Aleutian Islands: Overview


The Aleutian Islands are a long archipelago of volcanic islands stretching from mainland Alaska 1200 miles across the Bering Sea towards the continent of Asia.

Rugged, beautiful and tied to the sea, the Aleutians are part of an ocean environment like nowhere else on earth.  

The Bering Sea is connected to the rest of the North Pacific through the deep and shallow passes that bisect the narrow shelf of the Aleutians. The cold, nutrient-rich currents that speed through the passes cause an explosion of life and productivity.

Home to birds from all seven continents, more than 450 species of fish, ancient deep-sea corals, and at least 26 species of marine mammals, the Aleutians are truly a wonder.

The Aleutians have long been inhabited by the indigenous Unangan, or Aleut people who have lived on the islands and subsisted on the marine resources of the region for more than 10,000 years.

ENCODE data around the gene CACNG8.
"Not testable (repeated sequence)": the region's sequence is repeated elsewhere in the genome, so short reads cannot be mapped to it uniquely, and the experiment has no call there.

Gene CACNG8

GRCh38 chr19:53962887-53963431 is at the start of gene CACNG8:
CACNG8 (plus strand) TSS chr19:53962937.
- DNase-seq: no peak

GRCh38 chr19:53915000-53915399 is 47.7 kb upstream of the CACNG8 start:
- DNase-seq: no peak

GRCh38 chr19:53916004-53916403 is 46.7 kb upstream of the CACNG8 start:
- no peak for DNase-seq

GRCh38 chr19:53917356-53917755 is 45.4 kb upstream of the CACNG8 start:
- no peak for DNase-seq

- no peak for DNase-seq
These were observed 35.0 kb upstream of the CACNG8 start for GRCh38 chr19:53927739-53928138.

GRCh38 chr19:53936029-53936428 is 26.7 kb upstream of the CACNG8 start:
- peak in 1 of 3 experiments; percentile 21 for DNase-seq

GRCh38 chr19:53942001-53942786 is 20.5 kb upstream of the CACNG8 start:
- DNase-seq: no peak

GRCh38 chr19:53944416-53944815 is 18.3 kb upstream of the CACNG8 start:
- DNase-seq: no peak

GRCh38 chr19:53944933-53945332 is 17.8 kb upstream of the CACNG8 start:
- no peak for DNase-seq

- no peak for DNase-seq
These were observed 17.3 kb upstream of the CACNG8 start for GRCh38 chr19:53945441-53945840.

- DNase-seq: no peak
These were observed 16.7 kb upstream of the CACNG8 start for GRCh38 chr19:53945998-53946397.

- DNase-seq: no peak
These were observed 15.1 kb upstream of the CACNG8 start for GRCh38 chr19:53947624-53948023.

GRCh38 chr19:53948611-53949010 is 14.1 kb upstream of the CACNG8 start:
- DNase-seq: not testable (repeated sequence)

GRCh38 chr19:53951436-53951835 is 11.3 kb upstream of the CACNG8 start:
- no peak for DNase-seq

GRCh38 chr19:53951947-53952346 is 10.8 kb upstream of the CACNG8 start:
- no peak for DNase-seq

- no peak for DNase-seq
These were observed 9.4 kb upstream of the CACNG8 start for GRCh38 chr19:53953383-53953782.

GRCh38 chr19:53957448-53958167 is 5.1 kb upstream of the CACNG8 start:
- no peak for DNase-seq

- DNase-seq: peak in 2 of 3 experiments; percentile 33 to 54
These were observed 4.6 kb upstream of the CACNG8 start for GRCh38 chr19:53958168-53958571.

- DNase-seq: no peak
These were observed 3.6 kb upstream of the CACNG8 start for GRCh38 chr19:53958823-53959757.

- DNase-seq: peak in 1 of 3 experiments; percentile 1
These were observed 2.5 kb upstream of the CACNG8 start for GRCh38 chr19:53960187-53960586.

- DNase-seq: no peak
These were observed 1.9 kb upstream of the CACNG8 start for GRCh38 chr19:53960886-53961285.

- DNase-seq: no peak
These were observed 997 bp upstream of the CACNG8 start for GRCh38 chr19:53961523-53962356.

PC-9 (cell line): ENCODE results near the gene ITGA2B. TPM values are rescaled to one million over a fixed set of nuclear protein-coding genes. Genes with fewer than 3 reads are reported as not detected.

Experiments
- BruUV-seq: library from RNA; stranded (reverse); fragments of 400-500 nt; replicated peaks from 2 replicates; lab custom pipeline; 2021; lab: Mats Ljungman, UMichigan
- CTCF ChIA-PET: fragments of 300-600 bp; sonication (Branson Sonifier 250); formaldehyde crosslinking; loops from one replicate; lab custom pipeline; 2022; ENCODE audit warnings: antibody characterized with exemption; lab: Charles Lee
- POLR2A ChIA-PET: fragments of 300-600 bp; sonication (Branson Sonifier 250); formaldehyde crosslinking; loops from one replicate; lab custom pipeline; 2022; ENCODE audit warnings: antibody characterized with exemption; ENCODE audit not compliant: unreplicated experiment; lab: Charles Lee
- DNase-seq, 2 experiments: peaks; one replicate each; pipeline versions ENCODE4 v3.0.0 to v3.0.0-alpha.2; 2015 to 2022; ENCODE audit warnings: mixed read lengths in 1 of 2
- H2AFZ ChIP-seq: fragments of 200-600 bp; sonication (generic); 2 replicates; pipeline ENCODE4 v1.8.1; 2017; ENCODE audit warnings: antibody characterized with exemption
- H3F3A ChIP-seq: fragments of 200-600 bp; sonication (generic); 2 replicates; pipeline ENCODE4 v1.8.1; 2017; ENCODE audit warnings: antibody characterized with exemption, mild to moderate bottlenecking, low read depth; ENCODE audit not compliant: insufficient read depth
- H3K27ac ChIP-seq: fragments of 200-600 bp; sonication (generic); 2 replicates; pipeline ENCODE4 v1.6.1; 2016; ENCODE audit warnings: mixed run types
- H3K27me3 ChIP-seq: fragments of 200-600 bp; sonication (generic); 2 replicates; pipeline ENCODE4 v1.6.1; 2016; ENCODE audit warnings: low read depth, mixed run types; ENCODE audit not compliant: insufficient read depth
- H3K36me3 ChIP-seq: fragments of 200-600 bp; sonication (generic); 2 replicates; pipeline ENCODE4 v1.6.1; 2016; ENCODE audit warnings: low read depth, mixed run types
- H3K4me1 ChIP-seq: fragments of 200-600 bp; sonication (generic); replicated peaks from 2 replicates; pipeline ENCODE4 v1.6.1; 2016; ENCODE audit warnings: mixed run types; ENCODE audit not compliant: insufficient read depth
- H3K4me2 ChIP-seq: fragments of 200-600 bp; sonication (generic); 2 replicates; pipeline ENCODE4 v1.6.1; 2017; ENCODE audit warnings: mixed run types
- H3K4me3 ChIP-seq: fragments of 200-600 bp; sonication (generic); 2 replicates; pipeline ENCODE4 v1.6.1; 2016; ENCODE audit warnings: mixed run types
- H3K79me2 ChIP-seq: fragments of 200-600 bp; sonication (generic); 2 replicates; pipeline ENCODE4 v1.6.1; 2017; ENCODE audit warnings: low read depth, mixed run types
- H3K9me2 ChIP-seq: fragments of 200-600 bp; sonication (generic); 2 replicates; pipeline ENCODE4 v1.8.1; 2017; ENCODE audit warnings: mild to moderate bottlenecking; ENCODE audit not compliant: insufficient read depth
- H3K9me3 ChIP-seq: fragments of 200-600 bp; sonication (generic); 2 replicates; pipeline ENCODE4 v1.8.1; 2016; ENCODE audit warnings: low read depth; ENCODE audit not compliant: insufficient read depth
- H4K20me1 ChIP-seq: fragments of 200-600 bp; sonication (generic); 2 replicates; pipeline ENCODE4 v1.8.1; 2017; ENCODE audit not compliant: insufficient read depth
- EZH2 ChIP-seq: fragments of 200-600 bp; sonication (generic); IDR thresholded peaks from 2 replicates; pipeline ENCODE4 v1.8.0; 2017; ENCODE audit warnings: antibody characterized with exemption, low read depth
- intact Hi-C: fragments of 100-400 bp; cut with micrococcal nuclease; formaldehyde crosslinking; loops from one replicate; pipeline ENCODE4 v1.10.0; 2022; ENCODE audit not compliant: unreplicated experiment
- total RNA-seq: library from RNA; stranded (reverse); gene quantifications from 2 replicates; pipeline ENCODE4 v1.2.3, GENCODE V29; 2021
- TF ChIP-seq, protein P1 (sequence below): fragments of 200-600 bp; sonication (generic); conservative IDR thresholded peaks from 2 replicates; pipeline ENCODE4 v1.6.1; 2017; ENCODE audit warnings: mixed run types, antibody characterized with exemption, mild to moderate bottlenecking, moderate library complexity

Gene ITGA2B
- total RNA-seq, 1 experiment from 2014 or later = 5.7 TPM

Even the plant life of the Aleutians relies on the sea. In a place where there are millions of birds, but no trees, endemic Aleutian grasses, flowers, and shrubs rely on seabird guano to fertilize growth.  

Unfortunately, commercial exploitation of the natural resources of the Aleutians has resulted in alarming population declines and habitat destruction. Currently, commercial fisheries are the largest industrialized activity in the Aleutians. Between 220 and 440 million pounds of fish are removed annually from the Aleutian Islands region, mostly by destructive bottom trawls.

Oceana works to protect and restore the extraordinary marine ecosystems of the Aleutian Islands.